Tito Vilanova has admitted it was not easy to leave Barcelona after stepping down as manager due to illness.
Vilanova, who was diagnosed with cancer for a second time in December 2012, resigned on Friday after learning that he needed further treatment to deal with a relapse in his condition.
The 44-year-old took charge at the Camp Nou in June 2012, succeeding Pep Guardiola, but his tenure was overshadowed by his health issues, with assistant Jordi Roura mangaing the team for much of last season.
Vilanova spent five years with the Catalan club, joining in 2008 as Guardiola’s assistant after the pair had enjoyed great success with the Barcelona B team.
In an open letter to supporters on the club’s official website, Vilanova said: “After five marvellous years as part of a team that would make any trainer’s dreams come true, the time has come for me to deal with a change in my professional life in order for me to devote my strength and energy to continuing to treat the illness I was diagnosed with eighteen months ago.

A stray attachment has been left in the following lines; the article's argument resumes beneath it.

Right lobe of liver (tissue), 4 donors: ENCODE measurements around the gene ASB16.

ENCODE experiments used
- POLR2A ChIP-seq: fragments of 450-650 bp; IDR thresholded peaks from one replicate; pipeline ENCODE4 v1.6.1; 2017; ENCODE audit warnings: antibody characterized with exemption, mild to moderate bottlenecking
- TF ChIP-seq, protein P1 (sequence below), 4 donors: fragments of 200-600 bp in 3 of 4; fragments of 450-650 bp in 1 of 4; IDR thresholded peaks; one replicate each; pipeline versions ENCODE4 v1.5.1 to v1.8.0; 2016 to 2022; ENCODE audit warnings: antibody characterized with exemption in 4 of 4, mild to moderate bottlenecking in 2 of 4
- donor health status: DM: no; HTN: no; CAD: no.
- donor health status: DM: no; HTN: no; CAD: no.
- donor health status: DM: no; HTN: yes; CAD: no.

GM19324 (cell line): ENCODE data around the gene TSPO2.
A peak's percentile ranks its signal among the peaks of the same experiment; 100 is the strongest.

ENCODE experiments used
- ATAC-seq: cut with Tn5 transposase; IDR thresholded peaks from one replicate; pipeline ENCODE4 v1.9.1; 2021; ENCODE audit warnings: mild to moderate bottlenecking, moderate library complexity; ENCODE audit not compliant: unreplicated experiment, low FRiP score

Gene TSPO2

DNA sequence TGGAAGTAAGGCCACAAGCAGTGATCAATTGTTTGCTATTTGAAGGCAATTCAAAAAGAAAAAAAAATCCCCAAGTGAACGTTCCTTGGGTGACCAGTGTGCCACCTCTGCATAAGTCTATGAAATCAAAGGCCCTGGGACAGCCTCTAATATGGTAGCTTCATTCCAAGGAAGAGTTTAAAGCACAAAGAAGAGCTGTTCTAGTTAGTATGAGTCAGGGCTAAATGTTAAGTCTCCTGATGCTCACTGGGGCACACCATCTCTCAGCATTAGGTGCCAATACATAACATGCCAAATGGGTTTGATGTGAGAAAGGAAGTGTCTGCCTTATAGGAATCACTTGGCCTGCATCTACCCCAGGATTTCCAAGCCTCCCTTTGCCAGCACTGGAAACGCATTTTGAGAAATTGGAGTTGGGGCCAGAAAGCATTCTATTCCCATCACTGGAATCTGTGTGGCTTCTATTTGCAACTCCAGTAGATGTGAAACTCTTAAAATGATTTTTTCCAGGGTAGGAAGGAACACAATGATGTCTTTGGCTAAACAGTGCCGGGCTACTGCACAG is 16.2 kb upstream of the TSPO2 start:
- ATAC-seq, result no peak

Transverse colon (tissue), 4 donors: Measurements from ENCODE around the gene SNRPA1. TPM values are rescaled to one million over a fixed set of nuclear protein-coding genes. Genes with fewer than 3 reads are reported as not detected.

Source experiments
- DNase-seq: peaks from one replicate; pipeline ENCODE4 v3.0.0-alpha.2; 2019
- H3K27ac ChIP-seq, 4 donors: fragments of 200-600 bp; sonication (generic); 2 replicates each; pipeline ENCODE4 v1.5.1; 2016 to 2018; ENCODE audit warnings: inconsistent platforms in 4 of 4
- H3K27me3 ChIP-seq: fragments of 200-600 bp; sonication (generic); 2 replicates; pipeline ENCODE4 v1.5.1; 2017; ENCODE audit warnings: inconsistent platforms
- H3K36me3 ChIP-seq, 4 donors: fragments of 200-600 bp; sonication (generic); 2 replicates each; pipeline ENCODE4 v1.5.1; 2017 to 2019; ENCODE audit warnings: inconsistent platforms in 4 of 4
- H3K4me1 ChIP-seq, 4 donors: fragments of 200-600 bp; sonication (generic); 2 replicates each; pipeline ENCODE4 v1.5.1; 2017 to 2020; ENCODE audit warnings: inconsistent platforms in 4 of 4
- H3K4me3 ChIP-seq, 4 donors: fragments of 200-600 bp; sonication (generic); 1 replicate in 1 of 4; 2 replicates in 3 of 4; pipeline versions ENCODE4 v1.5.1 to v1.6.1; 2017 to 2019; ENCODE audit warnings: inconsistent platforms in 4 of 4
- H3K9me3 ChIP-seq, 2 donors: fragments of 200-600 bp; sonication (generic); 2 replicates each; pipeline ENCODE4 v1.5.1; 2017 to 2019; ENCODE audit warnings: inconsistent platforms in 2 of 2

“Leaving a group of such special people is not easy, the players, colleagues and friends that I have shared so many unforgettable experiences with.
“I will be eternally grateful to them for everything they have given me and what they have shown me.
“The human and footballing quality of this team is up to any test and I’m convinced that it will face the new sporting challenges, which should be exciting for everyone, with all the ability it possesses.”
Vilanova has the utmost confidence that will he recover from his illness and was eager to send his best wishes to the prospective new manager.
“I can tell you I’m calm, strong and that I start this new stage in my recovery with full confidence that everything will be fine,” he added.
“I did not want to finish this letter without wishing luck and every success to the new trainer of the best team in the world.”